For high school students heading into Year 11 or 12 this year, studying HSC Music 1 or 2 may be on the cards.
It’s certainly more creative than Maths or Science, with a more flexible, nuanced approach to what’s expected of you and marking, than those ‘absolute’ subjects. Even more so if you choose to study singing for your HSC, as you are your instrument and your technique becomes a more personal and physical consideration.
That said, HSC examiners are still looking for specific criteria and this guide can help you make the right decisions so you get the best marks possible.
Why choose singing for the HSC?
Studying music in high school, and singing especially, is a fun, fulfilling way to express yourself and your creativity. There’s also evidence it helps you do better in the more core subjects of Maths, Science and English. How? As we covered in a recent blog post, learning music helps develop your listening and language skills, the discipline of practice, eye-hand-mind coordination (when reading music and playing an instrument) and team skills if you perform in an ensemble. Together with improving your memory and planning abilities, all these skills can be transferred to your other studies, leading to better overall academic results.
Keep it up consistently and you can accelerate your brain development to adult levels, which helps you develop positive decision-making skills throughout life.
Choosing the right singing teacher
As well as working with your school’s music teacher, you’ll have the best chance for success when you work with a singing teacher experienced in the HSC curriculum.
One of my students, Jemima Brooker performed two solo piano pieces and one song for her HSC. Initially planning to only perform three piano pieces, she wanted to challenge herself by singing. Together, we worked on the song ‘Once Upon a Dream’ from the musical, Jekyll and Hyde. While it is a highly expressive and lyrical piece, it wasn’t too technically daunting for Jemima, who had never sung for an audience before.
“Kathleen gave me the confidence to express myself, and taught me the finer details in singing and vocal work,” Jemima says. “The warm ups, exercises and awareness of breathing and physicality while singing helped me expand my abilities as a vocalist. Having someone direct me on song choice and take me through the music was also great for my confidence.”
As a result of our work, Jemima said she lost much of her anxiety and stage fright, relaxing enough to enjoy performing – which was the most important part for her.
“My accompanist was my piano teacher and one of my closest friends in music, so the performance was really just me enjoying myself singing in a large room, with a microphone and a piano. It was like the examiners weren’t even there,” Jemima recalls.
Which repertoire is best for you?
our song choice needs to represent the topic you choose in music class, and ideally be something you actually enjoy. An experienced vocal coach will guide you on repertoire that suits your voice and level of experience. Then it’s up to you to commit to regular practice and memorising the song – you won’t perform well with sheet music in front of you!
What’s expected of you in the exam?
Only an experienced HSC singing teacher knows what examiners are looking for in both Music 1 and Music 2, whether you are performing a classical work or something contemporary.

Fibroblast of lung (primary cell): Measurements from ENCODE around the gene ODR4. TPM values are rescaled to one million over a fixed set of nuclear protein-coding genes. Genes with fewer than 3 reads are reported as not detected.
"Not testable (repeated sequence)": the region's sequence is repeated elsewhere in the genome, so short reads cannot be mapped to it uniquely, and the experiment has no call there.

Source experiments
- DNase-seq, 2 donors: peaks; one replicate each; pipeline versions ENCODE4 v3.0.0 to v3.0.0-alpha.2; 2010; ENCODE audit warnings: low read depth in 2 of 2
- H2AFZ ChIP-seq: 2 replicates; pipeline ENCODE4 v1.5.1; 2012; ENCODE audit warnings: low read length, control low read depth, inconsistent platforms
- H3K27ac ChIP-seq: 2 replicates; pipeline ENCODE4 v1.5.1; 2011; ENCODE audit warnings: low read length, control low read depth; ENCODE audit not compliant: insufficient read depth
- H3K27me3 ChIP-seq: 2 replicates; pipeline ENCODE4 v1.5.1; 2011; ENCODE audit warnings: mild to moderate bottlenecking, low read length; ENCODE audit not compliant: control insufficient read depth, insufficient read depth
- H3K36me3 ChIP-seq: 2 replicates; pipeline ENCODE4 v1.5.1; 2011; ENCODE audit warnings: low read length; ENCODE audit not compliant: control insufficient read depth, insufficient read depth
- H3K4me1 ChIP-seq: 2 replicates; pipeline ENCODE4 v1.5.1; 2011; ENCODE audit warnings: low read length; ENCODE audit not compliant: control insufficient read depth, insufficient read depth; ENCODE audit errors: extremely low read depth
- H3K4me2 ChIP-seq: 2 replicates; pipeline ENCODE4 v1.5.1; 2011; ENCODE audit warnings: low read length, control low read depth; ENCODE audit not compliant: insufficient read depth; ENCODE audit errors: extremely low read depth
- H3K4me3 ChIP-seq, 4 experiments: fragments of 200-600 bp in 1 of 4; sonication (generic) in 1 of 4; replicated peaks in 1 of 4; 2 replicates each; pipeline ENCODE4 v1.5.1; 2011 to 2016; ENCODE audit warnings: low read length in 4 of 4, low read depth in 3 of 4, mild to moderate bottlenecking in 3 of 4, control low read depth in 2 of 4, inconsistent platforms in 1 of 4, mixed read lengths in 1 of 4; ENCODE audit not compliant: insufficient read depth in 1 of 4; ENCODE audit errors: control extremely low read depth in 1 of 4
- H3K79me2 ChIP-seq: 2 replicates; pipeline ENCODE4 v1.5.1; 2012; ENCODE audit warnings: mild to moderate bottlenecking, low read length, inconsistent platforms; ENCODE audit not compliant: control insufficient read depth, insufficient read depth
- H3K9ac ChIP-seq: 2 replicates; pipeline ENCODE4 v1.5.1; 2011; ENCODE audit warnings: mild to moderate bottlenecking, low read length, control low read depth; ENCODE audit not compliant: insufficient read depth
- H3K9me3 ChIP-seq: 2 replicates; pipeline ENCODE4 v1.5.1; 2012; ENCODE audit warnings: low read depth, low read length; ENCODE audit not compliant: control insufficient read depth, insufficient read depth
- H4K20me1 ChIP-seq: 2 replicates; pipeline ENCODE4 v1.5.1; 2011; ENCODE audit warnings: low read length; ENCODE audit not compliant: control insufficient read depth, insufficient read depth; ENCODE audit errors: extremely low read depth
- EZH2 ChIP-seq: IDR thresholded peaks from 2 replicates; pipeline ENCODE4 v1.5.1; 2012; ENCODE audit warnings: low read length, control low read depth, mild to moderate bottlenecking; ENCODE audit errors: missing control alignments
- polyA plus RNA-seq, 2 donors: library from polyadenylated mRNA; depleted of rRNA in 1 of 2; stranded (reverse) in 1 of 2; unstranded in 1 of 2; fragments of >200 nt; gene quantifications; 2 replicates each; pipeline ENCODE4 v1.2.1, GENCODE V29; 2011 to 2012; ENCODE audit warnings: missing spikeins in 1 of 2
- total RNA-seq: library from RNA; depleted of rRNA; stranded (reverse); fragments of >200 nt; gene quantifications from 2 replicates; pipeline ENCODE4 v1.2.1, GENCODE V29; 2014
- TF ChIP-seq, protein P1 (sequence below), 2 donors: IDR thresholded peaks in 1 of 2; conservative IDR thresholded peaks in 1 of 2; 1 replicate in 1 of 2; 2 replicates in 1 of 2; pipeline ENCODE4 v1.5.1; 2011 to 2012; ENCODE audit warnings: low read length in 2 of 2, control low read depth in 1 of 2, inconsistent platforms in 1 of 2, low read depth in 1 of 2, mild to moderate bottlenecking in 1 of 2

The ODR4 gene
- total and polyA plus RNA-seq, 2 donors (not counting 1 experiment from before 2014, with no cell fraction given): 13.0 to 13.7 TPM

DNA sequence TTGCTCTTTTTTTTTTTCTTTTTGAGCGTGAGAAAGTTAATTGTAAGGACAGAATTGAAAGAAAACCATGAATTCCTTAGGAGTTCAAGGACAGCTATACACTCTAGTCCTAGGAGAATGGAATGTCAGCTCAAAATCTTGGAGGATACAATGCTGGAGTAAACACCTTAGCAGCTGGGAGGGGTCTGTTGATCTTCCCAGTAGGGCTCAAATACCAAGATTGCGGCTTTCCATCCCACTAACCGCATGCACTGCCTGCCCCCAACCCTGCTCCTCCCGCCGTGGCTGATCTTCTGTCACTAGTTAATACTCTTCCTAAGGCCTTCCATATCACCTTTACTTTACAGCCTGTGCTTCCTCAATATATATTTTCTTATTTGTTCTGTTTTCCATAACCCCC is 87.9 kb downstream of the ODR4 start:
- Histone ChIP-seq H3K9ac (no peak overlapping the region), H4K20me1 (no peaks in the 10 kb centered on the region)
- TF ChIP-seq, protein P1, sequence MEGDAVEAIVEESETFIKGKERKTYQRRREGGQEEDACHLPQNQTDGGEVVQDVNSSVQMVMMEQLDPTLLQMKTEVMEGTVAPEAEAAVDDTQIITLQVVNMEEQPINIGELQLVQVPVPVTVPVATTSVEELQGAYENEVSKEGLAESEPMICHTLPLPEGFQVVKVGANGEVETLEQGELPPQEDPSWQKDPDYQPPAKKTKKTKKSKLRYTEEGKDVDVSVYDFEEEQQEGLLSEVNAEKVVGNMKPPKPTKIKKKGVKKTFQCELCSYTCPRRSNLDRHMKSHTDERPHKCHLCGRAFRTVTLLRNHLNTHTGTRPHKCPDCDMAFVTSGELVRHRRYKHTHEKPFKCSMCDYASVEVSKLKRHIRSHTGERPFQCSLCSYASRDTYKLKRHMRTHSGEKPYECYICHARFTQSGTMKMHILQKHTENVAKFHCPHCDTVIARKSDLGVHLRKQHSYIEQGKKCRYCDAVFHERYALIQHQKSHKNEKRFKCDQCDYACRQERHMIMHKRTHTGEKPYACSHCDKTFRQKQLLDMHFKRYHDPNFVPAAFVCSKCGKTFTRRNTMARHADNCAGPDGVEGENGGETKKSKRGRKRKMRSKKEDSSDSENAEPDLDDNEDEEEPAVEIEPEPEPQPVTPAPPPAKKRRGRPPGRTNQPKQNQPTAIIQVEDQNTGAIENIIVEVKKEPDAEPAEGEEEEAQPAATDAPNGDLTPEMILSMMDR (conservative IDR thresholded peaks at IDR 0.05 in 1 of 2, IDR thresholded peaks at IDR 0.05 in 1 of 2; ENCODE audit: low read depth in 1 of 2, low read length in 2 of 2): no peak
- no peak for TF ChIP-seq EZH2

During a performance, examiners mark students on a broad number of points, including:
Self-expression and communication: A ‘wooden’ performance, showing little sense of the song’s story would be marked poorly, while a sophisticated rendition, showing personal investment in the story and knowledge of the musical intent would be marked above average or outstanding. Posture and body alignment matter when expressing and communicating.
Musical skills: You need to demonstrate you understand the composer’s musical requirements for giving expression, phrasing and natural flow to the musical story.
Technical fluency: You need to show breath control, demonstrating you can phrase the song well and not sound as if you are struggling. This includes slides in popular songs, vibrato in classical, crescendo and decrescendo, metre changes and tempos, and diction, such as vowel shaping and consonant clarity.
Interpretation: An experienced singing teacher can help you sing your chosen songs in a style representing the genre’s specific era. For instance, a Baroque work needs a style vastly different to a 1960s folk song.
Communication with audience: Examiners are looking for a singer’s ability to communicate their songs and relate to an audience. You need to finesse your hand gestures, facial expressions and understanding of how a story might be told, emphasising important words.
Getting your performance technique right
As well as working on your vocal technique, your singing teacher will coach you to achieve your best performance. The key here is practice, and performing for all types of audiences, to build your confidence, storytelling through song, and communication, while you have an audience watching you. This is not something you leave for the last minute! It takes time to work through your nerves and learn to adapt to things beyond your control, like a restless audience, while you keep singing.
Kathleen Connell has years of experience as an HSC singing coach. If you’re planning to do Music 1 or 2 for the HSC, singing tuition with Kathleen can help you achieve top marks. Book an introductory lesson and learn about Kathleen’s approach for success. Get in touch.